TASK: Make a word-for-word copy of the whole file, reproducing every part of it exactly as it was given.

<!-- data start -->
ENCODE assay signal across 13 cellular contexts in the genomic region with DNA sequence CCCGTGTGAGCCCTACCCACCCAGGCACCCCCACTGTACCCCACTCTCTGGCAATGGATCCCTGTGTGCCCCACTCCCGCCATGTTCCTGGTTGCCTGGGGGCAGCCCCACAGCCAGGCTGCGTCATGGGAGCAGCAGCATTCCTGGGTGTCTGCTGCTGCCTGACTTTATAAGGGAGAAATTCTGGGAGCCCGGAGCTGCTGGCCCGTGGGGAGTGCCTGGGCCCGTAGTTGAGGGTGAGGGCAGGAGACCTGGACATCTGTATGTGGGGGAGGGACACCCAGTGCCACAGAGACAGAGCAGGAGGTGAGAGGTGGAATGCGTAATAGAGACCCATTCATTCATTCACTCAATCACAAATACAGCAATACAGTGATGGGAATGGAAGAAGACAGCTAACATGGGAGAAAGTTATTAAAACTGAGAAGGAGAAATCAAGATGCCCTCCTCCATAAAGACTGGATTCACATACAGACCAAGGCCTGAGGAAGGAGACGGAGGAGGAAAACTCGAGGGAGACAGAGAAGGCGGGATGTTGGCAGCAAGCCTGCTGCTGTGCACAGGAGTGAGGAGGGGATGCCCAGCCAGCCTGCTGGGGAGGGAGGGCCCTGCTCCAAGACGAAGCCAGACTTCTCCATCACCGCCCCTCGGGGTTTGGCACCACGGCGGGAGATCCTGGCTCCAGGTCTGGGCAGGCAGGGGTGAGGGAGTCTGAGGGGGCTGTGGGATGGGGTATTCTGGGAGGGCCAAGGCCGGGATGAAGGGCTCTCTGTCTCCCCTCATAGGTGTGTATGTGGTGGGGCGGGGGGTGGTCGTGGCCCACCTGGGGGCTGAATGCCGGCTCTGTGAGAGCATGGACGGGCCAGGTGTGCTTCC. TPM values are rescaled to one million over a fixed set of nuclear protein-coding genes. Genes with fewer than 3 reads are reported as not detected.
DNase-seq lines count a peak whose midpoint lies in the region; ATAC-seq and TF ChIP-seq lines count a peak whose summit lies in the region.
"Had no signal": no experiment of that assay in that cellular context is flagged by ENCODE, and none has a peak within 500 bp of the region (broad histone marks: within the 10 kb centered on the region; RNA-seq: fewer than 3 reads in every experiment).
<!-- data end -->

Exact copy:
ENCODE assay signal across 13 cellular contexts in the genomic region with DNA sequence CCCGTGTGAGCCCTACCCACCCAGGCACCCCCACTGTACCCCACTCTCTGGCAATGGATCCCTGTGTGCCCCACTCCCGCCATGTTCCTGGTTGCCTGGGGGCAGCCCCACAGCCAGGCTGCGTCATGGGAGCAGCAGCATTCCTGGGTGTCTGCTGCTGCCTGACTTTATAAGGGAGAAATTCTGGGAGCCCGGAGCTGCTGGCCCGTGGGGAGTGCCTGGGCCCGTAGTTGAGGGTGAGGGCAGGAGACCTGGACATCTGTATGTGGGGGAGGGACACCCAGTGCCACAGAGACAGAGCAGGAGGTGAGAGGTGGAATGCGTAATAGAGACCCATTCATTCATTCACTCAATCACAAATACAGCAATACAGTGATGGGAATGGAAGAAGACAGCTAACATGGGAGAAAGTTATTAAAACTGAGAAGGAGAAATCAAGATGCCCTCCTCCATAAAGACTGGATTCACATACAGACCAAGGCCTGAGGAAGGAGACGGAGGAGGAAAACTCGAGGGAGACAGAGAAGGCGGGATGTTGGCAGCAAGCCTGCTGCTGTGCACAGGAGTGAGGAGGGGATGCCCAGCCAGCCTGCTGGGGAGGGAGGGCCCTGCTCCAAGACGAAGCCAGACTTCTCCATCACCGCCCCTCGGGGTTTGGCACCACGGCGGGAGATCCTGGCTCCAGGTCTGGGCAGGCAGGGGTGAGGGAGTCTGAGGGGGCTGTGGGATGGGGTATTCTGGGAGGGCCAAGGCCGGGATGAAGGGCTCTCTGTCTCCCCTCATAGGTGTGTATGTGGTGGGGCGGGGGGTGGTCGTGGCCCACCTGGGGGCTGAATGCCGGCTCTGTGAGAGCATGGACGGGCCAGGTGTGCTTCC. TPM values are rescaled to one million over a fixed set of nuclear protein-coding genes. Genes with fewer than 3 reads are reported as not detected.
DNase-seq lines count a peak whose midpoint lies in the region; ATAC-seq and TF ChIP-seq lines count a peak whose summit lies in the region.
"Had no signal": no experiment of that assay in that cellular context is flagged by ENCODE, and none has a peak within 500 bp of the region (broad histone marks: within the 10 kb centered on the region; RNA-seq: fewer than 3 reads in every experiment).